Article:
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Call this a crisis? page 2

By David M. Walker, former U.S. Comptroller General
Last Updated: October 30, 2008: 10:55 AM ET

During past financial crises and wars, the government went into debt because our nation's survival was at stake. What has changed is that piling up debt has become business as usual, even during times of prosperity.

Today we are headed toward debt levels that far exceed the all-time record as a percentage of our economy. In fact, by 2040 we are projected to see debt as a percentage of our economy that is double the record set at the end of World War II. Based on GAO data, balancing the budget in 2040 could require us to cut federal spending by 60% or raise overall federal tax burdens to twice today's levels.

Medicare, Medicaid, and Social Security already account for more than 40% of the total federal budget. And their portion of the budget is expected to grow so fast that their cost, and the cost of servicing our debt, will soon crowd out vital programs, including research and development, critical infrastructure, education, and even national defense.

The crisis we face is one of numbers and demographics but also of attitudes. Promises were made in an earlier time, when they seemed more affordable. Like homeowners borrowing against the value of their homes in the expectation that the values would go up forever, the American government borrowed against the future and assumed that the economy would grow fast enough to make that debt affordable.

But our national debt is not limitless, and our foreign lenders are not fools. If we persist on our current "do nothing" path, our future will be jeopardized. Americans need to reconcile the government we want with the taxes we're willing to pay for it.

True, attempts at reforming Medicare and Social Security have foundered in the past, and there may be some Americans who think that if the government can bail out the financial sector, it can bail out our entitlement programs. But the political difficulty of tackling these problems, hard as they are, has to be overcome this time.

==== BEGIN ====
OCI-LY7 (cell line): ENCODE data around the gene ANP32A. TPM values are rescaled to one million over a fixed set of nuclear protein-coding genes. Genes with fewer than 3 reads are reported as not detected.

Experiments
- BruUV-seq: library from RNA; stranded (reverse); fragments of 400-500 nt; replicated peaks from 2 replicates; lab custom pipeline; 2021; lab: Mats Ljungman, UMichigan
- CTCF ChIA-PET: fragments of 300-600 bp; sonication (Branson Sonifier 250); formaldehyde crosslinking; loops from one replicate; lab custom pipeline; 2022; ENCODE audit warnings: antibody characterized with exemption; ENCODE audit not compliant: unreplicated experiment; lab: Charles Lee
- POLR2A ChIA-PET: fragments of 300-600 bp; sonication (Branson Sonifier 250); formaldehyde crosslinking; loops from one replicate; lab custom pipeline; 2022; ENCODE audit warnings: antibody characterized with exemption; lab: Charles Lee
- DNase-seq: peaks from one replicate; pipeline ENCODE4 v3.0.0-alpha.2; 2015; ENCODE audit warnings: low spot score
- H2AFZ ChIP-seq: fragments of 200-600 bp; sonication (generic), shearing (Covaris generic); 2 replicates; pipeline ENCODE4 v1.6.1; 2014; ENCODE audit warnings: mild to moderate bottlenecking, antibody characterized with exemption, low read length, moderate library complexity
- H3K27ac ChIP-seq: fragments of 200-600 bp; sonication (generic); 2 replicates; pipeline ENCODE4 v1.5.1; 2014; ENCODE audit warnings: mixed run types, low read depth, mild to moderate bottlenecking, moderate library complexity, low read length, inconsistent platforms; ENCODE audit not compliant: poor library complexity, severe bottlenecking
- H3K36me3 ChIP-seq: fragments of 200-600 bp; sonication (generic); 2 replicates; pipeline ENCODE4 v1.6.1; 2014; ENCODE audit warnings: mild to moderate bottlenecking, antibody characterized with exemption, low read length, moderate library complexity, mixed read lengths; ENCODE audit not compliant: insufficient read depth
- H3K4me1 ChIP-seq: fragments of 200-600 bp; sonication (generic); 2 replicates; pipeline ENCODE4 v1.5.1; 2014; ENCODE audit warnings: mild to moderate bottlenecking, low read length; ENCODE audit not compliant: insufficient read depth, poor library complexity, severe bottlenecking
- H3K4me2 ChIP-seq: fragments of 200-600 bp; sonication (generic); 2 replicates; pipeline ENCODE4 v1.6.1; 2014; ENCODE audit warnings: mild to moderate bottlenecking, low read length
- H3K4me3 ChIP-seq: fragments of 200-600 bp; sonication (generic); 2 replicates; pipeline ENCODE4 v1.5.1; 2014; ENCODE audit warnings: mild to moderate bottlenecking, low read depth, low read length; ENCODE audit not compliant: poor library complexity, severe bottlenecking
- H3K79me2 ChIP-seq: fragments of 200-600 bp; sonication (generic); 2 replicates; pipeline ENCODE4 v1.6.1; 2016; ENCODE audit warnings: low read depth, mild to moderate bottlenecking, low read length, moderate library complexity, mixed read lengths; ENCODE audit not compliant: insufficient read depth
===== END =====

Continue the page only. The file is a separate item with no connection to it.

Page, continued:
The next President, working on a bipartisan basis with the Congress, must make sure that tough controls are put in place to get control of the budget, once economic conditions improve. (Example: We can require that all new spending programs, commitments, and tax cuts are paid for by comparable spending cuts or revenue increases in other parts of the budget.)

We'll need to make some tough decisions on which of the Bush tax cuts we can afford to keep, and resolve what to do about the alternative minimum tax.

These problems are not beyond our ability to master them. Social Security can be made sustainable and secure with some modest changes over time in retirement benefits, the retirement age, and the tax structure, as Republicans and Democrats did in the early 1980s.

As for Medicare, there are a number of good ideas that would introduce more cost sharing for the wealthy, increased competition, better cost controls, more use of technology, and other steps to curb the growth of health-care spending.

I urge the government to set up a bipartisan commission that would begin working in early 2009. It should keep everything on the table - all entitlements, other spending, and tax programs - and make recommendations on both sides of the federal ledger.

If we bring together the talent and expertise that abound in our great country, we can see our way through the current financial crisis and find solutions for the next one. From Washington we'll need leadership rather than laggardship. The 78 million baby-boomers aren't getting any younger.  To top of page

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